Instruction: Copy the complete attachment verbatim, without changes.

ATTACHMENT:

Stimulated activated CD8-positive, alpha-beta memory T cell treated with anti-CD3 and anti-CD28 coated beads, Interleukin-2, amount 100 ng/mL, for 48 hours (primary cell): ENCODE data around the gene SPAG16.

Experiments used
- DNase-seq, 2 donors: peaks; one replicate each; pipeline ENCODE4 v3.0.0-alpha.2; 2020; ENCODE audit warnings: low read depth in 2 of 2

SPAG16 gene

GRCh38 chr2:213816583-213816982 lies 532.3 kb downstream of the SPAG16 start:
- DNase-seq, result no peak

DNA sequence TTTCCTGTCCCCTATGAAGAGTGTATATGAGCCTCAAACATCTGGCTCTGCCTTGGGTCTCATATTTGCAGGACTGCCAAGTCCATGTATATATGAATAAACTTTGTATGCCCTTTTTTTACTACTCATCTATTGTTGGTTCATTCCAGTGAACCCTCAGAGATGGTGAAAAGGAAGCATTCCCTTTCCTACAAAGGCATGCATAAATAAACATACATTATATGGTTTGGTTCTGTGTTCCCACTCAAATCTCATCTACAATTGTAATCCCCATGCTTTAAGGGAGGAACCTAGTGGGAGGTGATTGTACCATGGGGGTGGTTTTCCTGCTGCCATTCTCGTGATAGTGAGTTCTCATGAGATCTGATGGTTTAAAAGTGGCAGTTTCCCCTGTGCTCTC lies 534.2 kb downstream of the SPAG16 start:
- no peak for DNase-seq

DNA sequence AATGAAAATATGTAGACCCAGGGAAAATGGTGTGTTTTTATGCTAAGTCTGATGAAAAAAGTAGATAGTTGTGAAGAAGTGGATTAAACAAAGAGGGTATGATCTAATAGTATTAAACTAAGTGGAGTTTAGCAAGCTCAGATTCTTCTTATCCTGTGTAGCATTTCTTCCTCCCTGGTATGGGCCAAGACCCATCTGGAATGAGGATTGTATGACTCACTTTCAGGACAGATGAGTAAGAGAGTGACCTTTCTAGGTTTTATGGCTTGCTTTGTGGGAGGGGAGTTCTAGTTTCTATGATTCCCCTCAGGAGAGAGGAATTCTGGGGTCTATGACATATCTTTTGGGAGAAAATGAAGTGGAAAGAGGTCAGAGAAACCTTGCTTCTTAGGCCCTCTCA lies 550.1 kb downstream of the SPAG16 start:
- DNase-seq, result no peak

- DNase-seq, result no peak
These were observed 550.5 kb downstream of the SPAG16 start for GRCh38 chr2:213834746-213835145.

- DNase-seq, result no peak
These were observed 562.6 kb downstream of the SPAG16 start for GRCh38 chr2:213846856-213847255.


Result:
Stimulated activated CD8-positive, alpha-beta memory T cell treated with anti-CD3 and anti-CD28 coated beads, Interleukin-2, amount 100 ng/mL, for 48 hours (primary cell): ENCODE data around the gene SPAG16.

Experiments used
- DNase-seq, 2 donors: peaks; one replicate each; pipeline ENCODE4 v3.0.0-alpha.2; 2020; ENCODE audit warnings: low read depth in 2 of 2

SPAG16 gene

GRCh38 chr2:213816583-213816982 lies 532.3 kb downstream of the SPAG16 start:
- DNase-seq, result no peak

DNA sequence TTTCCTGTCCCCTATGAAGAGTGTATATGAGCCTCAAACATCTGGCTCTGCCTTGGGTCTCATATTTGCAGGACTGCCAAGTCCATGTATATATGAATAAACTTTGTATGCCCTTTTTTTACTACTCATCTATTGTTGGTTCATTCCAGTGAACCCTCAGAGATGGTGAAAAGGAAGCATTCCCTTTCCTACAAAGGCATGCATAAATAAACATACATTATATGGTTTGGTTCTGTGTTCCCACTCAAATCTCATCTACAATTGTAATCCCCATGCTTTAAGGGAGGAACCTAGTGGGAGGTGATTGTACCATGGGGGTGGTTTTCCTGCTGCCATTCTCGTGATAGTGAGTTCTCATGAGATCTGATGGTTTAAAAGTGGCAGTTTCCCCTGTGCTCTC lies 534.2 kb downstream of the SPAG16 start:
- no peak for DNase-seq

DNA sequence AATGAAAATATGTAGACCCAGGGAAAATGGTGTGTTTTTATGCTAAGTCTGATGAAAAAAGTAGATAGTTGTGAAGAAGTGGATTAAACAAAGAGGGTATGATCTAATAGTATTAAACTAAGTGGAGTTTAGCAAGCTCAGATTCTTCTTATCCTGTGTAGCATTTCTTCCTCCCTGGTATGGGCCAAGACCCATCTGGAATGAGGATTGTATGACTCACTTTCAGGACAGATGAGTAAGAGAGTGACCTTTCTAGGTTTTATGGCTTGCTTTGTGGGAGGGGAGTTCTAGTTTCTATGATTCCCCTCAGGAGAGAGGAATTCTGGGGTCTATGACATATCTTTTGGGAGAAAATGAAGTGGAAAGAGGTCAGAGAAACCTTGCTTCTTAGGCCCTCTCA lies 550.1 kb downstream of the SPAG16 start:
- DNase-seq, result no peak

- DNase-seq, result no peak
These were observed 550.5 kb downstream of the SPAG16 start for GRCh38 chr2:213834746-213835145.

- DNase-seq, result no peak
These were observed 562.6 kb downstream of the SPAG16 start for GRCh38 chr2:213846856-213847255.